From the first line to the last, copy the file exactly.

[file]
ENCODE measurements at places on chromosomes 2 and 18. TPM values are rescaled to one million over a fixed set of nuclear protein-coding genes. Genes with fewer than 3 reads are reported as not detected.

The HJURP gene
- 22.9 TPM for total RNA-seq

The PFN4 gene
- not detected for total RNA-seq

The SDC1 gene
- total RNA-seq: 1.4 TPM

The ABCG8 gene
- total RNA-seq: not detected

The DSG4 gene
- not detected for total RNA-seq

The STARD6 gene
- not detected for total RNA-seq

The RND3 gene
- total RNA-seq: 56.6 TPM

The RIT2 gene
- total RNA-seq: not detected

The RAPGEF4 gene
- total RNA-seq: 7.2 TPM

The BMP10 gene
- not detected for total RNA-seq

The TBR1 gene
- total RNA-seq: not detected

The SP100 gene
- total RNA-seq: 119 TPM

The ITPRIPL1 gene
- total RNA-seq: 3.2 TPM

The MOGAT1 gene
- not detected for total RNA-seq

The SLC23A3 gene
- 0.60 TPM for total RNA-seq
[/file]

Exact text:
ENCODE measurements at places on chromosomes 2 and 18. TPM values are rescaled to one million over a fixed set of nuclear protein-coding genes. Genes with fewer than 3 reads are reported as not detected.

The HJURP gene
- 22.9 TPM for total RNA-seq

The PFN4 gene
- not detected for total RNA-seq

The SDC1 gene
- total RNA-seq: 1.4 TPM

The ABCG8 gene
- total RNA-seq: not detected

The DSG4 gene
- not detected for total RNA-seq

The STARD6 gene
- not detected for total RNA-seq

The RND3 gene
- total RNA-seq: 56.6 TPM

The RIT2 gene
- total RNA-seq: not detected

The RAPGEF4 gene
- total RNA-seq: 7.2 TPM

The BMP10 gene
- not detected for total RNA-seq

The TBR1 gene
- total RNA-seq: not detected

The SP100 gene
- total RNA-seq: 119 TPM

The ITPRIPL1 gene
- total RNA-seq: 3.2 TPM

The MOGAT1 gene
- not detected for total RNA-seq

The SLC23A3 gene
- 0.60 TPM for total RNA-seq